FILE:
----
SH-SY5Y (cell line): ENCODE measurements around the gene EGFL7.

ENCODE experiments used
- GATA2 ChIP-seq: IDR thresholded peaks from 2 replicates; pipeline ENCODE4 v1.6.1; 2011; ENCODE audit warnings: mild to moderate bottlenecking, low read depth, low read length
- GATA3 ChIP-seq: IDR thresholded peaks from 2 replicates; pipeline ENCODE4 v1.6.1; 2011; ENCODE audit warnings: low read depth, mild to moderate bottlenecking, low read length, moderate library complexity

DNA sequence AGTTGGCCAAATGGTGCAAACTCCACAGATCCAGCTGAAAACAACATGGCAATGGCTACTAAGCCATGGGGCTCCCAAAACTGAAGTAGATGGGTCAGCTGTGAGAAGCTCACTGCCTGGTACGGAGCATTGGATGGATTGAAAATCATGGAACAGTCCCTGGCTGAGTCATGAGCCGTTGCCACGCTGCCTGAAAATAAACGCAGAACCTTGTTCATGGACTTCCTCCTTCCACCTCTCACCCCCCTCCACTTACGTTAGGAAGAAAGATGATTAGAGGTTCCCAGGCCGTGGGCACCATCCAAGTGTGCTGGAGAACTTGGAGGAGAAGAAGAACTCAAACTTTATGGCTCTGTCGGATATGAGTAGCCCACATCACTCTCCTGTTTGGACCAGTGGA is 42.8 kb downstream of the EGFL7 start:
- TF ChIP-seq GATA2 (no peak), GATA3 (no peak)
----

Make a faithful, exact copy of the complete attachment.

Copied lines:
SH-SY5Y (cell line): ENCODE measurements around the gene EGFL7.

ENCODE experiments used
- GATA2 ChIP-seq: IDR thresholded peaks from 2 replicates; pipeline ENCODE4 v1.6.1; 2011; ENCODE audit warnings: mild to moderate bottlenecking, low read depth, low read length
- GATA3 ChIP-seq: IDR thresholded peaks from 2 replicates; pipeline ENCODE4 v1.6.1; 2011; ENCODE audit warnings: low read depth, mild to moderate bottlenecking, low read length, moderate library complexity

DNA sequence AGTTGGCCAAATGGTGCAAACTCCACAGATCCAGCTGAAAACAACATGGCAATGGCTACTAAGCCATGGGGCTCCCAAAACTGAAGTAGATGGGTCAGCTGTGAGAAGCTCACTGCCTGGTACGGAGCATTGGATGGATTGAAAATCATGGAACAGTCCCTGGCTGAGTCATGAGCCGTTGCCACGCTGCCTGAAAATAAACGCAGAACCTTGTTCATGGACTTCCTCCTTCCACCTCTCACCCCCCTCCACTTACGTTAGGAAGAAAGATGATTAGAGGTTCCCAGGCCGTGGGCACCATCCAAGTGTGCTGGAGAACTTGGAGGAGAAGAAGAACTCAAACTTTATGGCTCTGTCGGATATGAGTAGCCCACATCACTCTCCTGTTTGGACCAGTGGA is 42.8 kb downstream of the EGFL7 start:
- TF ChIP-seq GATA2 (no peak), GATA3 (no peak)